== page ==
Shannon Sibold is an associate in our Palo Alto office. Her practice focuses on corporate and securities matters, including private financings, mergers and acquisitions, emerging growth companies and corporate governance.
What does International Women’s Day mean to you?
International Women’s Day provides me with an opportunity to reflect and celebrate the incredible, fearless work that the women who have come before us have done to promote and advance the rights and place of women in society. It does not escape me that thanks to generations of women, who have pushed for gender parity and to shed societal roles and norms, I have an opportunity to live in a place and work in an environment where I can honestly say that on a day to day basis I do not think about my gender and whether I am differentiated or hindered as a result of it. At the same time, International Women’s Day brings to light the work, throughout the world and within this country that still needs to be done to further empower women, promote gender equality and protect and promote the lives of women. We still have so far to go!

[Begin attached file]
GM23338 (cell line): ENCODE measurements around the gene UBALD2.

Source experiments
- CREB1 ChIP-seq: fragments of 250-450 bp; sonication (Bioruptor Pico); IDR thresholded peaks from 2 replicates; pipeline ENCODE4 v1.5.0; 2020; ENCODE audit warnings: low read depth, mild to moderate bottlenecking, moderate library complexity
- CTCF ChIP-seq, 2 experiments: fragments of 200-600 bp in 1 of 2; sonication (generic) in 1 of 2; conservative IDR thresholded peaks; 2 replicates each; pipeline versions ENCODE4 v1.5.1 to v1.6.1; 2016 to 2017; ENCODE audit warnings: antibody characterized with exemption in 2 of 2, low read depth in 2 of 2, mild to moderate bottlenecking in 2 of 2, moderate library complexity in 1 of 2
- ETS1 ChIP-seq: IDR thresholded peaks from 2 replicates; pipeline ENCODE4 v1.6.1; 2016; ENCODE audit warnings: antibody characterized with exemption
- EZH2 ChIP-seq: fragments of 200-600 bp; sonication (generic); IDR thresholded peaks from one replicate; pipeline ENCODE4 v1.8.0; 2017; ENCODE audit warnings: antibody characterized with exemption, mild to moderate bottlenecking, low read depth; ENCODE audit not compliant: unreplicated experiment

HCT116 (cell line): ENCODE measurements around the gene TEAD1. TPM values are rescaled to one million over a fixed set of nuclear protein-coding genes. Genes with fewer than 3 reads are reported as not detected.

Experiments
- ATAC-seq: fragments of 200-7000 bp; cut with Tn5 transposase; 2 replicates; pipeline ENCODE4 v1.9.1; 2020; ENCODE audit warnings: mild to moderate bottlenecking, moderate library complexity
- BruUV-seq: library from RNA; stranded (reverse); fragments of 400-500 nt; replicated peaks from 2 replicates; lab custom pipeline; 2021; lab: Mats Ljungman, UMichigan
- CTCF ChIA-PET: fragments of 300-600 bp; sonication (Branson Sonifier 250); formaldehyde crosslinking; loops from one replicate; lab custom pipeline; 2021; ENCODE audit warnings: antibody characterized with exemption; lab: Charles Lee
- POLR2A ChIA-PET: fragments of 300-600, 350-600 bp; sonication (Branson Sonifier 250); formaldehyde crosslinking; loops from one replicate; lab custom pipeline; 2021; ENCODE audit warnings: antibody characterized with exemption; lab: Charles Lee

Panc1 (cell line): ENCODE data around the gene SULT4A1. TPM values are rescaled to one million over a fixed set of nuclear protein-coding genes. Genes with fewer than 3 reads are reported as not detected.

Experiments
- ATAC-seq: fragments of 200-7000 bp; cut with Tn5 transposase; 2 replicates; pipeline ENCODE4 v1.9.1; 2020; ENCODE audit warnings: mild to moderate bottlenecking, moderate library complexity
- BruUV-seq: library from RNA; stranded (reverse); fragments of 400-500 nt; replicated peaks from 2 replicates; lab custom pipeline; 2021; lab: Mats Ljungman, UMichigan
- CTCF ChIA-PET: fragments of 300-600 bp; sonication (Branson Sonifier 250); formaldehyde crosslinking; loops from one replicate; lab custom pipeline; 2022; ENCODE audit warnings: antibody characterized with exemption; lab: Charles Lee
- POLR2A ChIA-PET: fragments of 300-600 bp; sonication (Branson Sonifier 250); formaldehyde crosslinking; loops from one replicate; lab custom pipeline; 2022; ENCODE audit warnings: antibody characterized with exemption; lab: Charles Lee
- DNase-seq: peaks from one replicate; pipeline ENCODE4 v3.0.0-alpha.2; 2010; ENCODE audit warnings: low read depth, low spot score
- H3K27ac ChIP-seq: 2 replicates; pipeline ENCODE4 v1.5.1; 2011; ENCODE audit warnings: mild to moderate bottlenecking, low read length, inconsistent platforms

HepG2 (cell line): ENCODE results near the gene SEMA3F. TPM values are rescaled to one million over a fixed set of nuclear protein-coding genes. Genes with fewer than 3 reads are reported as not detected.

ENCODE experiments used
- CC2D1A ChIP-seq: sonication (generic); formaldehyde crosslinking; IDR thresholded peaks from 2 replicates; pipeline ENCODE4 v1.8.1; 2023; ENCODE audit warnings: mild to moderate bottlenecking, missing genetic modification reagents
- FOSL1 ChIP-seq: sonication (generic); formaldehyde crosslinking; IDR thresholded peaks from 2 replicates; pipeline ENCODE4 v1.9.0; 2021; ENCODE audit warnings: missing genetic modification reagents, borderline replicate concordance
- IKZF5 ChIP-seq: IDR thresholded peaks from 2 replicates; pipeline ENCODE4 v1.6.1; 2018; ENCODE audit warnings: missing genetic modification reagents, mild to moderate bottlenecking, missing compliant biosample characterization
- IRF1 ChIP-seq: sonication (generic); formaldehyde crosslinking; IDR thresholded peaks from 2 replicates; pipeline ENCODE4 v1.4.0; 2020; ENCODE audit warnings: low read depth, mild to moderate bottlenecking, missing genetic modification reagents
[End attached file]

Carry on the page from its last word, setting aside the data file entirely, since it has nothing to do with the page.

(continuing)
How can women be bold for change in their professional lives?
I think women should not be afraid to have big dreams for their professional lives — and relentlessly pursue excellence. Too often, I think, we put limits on ourselves, based on societal pressures, self-doubt and fear of failure. It has been my experience in watching and learning from some absolute giants of women, some of whom who have excelled athletically, and others professionally, that they do not look at the world in terms of categories, roles or things that they can and cannot achieve. They strive to be excellent, and excellence is not measured or categorized by gender or status.
What woman most inspires you, and why?
My good friend Crystal Phillips was a rising star Canadian speed skater when she was diagnosed with multiple sclerosis. Despite the ailment, she continued on and had a successful skating career, but even more notably, she founded and built a charity that raises money for neuromuscular disorders. Crystal is fiercely optimistic, has dedicated her life to improving the lives of others afflicted with similar ailments and has, through relentless work, built up a charity from an idea on a page to a million dollar charitable organization. Crystal inspires me to remember that as doors close and we fall short of our dreams, as we do, other opportunities present themselves — we just have to be bold enough to seize them.